Subscribe to our free daily newsletters
. 24/7 Space News .




Subscribe to our free daily newsletters



IRON AND ICE
NASA-funded research at USC provides evidence of ground-ice on asteroids
by Staff Writers
Los Angeles CA (SPX) Sep 14, 2017


Large, smooth areas on exoplanet Vesta correlated with higher concentrations of hydrogen. Image courtesy Elizabeth Palmer and Essam Heggy.

Research at the USC Viterbi School of Engineering has revealed new evidence for the occurrence of ground ice on the protoplanet Vesta. The work, under the sponsorship of NASA's Planetary Geology and Geophysics program, is part of ongoing efforts at USC Viterbi to improve water detectability techniques in terrestrial and planetary subsurfaces using radar and microwave imaging techniques.

The study, conducted at USC Viterbi in the Ming Hsieh Department of Electrical Engineering by research scientist Essam Heggy and graduate student Elizabeth Palmer from Western Michigan University, took over three years to complete and was featured in the journal Nature Communications on its Sept. 12 release.

Heggy is a member of the Ming Hsieh Department of Electrical Engineering's Mixil Lab, which is led by professor Mahta Moghaddam and specializes in radar and microwave imaging. Vesta is located in the asteroid belt between Mars and Jupiter and, due to its large size, is believed to be a differentiated body with a core and a mantle just like our own planet. Collisions between asteroids in the belt enable them to leave their orbits and travel great distances in the solar system, potentially colliding with other planetary bodies.

Finding ice on these bodies is of major importance to understanding the transport and evolution of water-rich materials in our solar system.

The team used a special technique called "bistatic radar" on the Dawn spacecraft to explore the surface texture of Vesta at the scale of a few inches. On some orbits, when the spacecraft was about to travel behind Vesta from Earth's perspective, its radio communications waves bounced off Vesta's surface, and mission personnel on the ground at NASA's Jet Propulsion Laboratory (JPL) received the signals back on Earth.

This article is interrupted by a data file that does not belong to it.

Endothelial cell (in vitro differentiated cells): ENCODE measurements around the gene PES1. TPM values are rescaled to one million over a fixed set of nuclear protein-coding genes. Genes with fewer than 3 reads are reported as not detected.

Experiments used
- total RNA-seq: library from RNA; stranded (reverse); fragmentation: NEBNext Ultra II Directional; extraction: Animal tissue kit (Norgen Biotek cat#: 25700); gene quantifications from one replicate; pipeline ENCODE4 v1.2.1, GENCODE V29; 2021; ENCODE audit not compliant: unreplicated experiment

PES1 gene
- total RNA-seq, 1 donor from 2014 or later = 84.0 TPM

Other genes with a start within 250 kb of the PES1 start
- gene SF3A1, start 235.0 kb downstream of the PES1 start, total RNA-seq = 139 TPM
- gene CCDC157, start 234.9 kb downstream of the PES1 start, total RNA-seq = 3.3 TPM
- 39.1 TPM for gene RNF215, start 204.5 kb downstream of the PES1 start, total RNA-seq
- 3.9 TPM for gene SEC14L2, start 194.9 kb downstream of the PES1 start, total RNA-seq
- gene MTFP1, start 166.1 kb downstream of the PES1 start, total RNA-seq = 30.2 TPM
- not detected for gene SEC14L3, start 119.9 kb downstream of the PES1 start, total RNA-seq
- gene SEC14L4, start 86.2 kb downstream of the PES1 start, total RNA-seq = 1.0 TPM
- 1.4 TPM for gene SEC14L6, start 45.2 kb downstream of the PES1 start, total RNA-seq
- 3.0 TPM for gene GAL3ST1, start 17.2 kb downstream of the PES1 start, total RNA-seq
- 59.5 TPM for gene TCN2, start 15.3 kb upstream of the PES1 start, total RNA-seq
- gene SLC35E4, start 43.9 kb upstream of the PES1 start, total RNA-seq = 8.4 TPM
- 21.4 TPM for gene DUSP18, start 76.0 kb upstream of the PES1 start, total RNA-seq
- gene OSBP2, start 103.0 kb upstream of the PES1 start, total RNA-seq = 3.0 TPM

According to Heggy, this system of radar signaling was like "seeing a flame from a lighter in the middle of day from the opposite side of the United States."

Despite the challenges in measuring such a weak signal from the Dawn Spacecraft communication antenna from nearly 300 million miles away, the team assessed the occurrence of large, smooth areas on Vesta that correlated with the occurrence of higher concentration of hydrogen as measured by the gamma ray and neutron detector (GRaND) instrument onboard.

"I am excited that we were able to perform such an observation on Vesta. At USC we have been contributing to testing and developing several bistatic radar methods to explore water and ice on planetary surfaces and arid areas of Earth. As the largest research university located in an arid area of the planet, this effort is a natural outgrowth of our focus on understanding water evolution," Heggy said.

The USC researchers hope their work will get the public excited not just about water in space, but also about the importance of understanding water evolution in arid areas under changing climatic conditions.

Research paper

IRON AND ICE
Radar Reveals Two Moons Orbiting Asteroid Florence
Pasadena CA (JPL) Sep 07, 2017
Radar images of asteroid 3122 Florence obtained at the 70-meter antenna at NASA's Goldstone Deep Space Communications Complex between August 29 and September 1 have revealed that the asteroid has two small moons, and also confirmed that main asteroid Florence is about 4.5 km (2.8 miles) in size. Florence is only the third triple asteroid known in the near-Earth population out of more than ... read more

Related Links
University of Southern California
Asteroid and Comet Mission News, Science and Technology


Thanks for being here;